The type of earphones used affect the potential damage to ears, Portnuff said. So-called "isolator" earphones -- which block out background noise -- are capable of producing higher sound-levels than earphones with so-called "earbuds." Conversely, "supra-aural" earphones that are placed over the ears rather than inside them can be used for longer periods and still be considered safe for typical people, he said.

"No one set of earphones is more dangerous than another," he said. "While isolator style earphones are capable of producing higher levels of sound than earbuds, most people use them at a lower volume than earbuds because they block out background noise. It's important to monitor the level of volume control settings."


Story Source:

The above story is based on materials provided by University of Colorado at Boulder. Note: Materials may be edited for content and length.


Cite This Page:

University of Colorado at Boulder. "New Study Provides First Guidelines For Safe Levels Of IPod Music Listening." ScienceDaily. ScienceDaily, 19 October 2006. <www.sciencedaily.com/releases/2006/10/061019093727.htm>.
University of Colorado at Boulder. (2006, October 19). New Study Provides First Guidelines For Safe Levels Of IPod Music Listening. ScienceDaily. Retrieved July 24, 2014 from www.sciencedaily.com/releases/2006/10/061019093727.htm
University of Colorado at Boulder. "New Study Provides First Guidelines For Safe Levels Of IPod Music Listening." ScienceDaily. www.sciencedaily.com/releases/2006/10/061019093727.htm (accessed July 24, 2014).

Share This




More Health & Medicine News

Thursday, July 24, 2014

Featured Research

from universities, journals, and other organizations


Featured Videos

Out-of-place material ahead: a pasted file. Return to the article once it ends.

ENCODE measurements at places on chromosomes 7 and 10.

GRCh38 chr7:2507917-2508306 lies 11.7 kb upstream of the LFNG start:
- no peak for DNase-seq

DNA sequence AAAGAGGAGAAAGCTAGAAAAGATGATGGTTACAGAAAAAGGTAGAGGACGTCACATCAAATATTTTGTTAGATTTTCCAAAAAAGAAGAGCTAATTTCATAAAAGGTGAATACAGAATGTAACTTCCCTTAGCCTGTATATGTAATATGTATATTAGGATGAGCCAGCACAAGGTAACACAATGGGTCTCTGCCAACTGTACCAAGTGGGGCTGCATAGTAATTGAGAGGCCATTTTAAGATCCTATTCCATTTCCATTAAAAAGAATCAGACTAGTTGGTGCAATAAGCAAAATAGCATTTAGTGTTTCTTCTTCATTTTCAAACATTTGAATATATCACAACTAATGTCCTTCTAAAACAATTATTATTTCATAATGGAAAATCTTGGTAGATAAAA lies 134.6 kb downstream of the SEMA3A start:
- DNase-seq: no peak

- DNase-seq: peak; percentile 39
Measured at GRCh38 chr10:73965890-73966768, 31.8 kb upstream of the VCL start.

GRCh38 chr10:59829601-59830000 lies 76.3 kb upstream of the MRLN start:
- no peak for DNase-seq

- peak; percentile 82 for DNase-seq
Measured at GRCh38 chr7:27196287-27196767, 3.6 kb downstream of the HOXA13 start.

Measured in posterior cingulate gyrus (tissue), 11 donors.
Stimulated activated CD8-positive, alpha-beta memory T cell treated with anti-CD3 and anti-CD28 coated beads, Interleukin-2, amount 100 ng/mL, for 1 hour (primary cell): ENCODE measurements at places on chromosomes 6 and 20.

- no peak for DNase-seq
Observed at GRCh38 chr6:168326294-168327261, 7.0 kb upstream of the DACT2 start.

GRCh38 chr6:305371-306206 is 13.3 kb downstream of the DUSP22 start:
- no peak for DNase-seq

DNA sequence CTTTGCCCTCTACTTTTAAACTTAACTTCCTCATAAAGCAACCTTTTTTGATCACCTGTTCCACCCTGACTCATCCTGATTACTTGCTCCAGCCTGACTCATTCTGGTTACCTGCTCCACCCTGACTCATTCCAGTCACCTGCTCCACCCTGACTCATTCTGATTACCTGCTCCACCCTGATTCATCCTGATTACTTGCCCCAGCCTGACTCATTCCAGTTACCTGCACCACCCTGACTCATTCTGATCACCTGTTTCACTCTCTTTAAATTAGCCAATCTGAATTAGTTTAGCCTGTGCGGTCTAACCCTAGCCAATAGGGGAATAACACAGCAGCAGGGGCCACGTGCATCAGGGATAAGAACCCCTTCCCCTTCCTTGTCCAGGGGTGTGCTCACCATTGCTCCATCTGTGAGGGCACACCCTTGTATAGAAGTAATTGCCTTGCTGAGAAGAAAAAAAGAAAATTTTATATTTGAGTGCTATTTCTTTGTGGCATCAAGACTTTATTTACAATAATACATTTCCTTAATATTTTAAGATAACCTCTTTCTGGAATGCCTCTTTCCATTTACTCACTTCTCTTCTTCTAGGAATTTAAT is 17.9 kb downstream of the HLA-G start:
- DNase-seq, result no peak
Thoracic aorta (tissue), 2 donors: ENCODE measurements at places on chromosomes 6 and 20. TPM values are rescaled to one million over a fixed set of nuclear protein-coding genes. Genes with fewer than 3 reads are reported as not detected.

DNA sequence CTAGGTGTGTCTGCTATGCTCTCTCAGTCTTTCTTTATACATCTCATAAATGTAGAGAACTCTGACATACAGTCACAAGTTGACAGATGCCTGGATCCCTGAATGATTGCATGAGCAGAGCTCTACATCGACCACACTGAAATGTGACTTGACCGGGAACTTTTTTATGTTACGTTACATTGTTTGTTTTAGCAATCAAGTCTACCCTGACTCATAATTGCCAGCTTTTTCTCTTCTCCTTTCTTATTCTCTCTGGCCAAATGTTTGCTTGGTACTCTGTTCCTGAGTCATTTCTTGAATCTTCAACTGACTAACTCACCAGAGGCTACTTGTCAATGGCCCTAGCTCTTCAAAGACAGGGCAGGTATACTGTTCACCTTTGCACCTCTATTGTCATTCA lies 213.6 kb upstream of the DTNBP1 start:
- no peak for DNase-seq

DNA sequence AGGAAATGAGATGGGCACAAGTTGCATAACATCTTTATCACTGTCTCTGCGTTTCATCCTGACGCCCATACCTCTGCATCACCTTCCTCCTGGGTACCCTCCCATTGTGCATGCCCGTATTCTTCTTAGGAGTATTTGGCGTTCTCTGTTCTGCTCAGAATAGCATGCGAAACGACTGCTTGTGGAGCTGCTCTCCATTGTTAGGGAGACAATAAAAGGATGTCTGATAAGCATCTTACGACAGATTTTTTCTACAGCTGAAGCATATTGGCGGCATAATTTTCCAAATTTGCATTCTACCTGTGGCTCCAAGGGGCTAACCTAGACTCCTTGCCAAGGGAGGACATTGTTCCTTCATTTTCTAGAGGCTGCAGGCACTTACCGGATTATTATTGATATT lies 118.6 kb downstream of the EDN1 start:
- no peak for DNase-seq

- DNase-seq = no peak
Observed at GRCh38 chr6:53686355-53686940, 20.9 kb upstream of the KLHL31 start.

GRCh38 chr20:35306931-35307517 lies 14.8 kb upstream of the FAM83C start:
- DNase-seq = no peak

from AP, Reuters, AFP, and other news services

New Painkiller Designed To Discourage Abuse: Will It Work?

New Painkiller Designed To Discourage Abuse: Will It Work?

Newsy (July 24, 2014) The FDA approved Targiniq ER on Wednesday, a painkiller designed to keep users from abusing it. Like any new medication, however, it has doubters. Video provided by Newsy
Powered by NewsLook.com
Doctor At Forefront Of Fighting Ebola Outbreak Gets Ebola

Doctor At Forefront Of Fighting Ebola Outbreak Gets Ebola

Newsy (July 24, 2014) Sheik Umar Khan has treated many of the people infected in the Ebola outbreak, and now he's become one of them. Video provided by Newsy
Powered by NewsLook.com
Condemned Man's US Execution Takes Nearly Two Hours

Condemned Man's US Execution Takes Nearly Two Hours

AFP (July 24, 2014) America's death penalty debate raged Thursday after it took nearly two hours for Arizona to execute a prisoner who lost a Supreme Court battle challenging the experimental lethal drug cocktail. Duration: 00:55 Video provided by AFP
Powered by NewsLook.com
China's Ageing Millions Look Forward to Bleak Future

China's Ageing Millions Look Forward to Bleak Future

AFP (July 24, 2014) China's elderly population is expanding so quickly that children struggle to look after them, pushing them to do something unexpected in Chinese society- move their parents into a nursing home. Duration: 02:07 Video provided by AFP
Powered by NewsLook.com

Search ScienceDaily

Number of stories in archives: 140,361

Find with keyword(s):
Enter a keyword or phrase to search ScienceDaily for related topics and research stories.

Save/Print:
Share:

Breaking News:
from the past week

In Other News

... from NewsDaily.com

Science News

Health News

Environment News

Technology News



Save/Print:
Share:

Free Subscriptions


Get the latest science news with ScienceDaily's free email newsletters, updated daily and weekly. Or view hourly updated newsfeeds in your RSS reader:

Get Social & Mobile


Keep up to date with the latest news from ScienceDaily via social networks and mobile apps:

Have Feedback?


Tell us what you think of ScienceDaily -- we welcome both positive and negative comments. Have any problems using the site? Questions?
Mobile: iPhone Android Web
Follow: Facebook Twitter Google+
Subscribe: RSS Feeds Email Newsletters
Latest Headlines Health & Medicine Mind & Brain Space & Time Matter & Energy Computers & Math Plants & Animals Earth & Climate Fossils & Ruins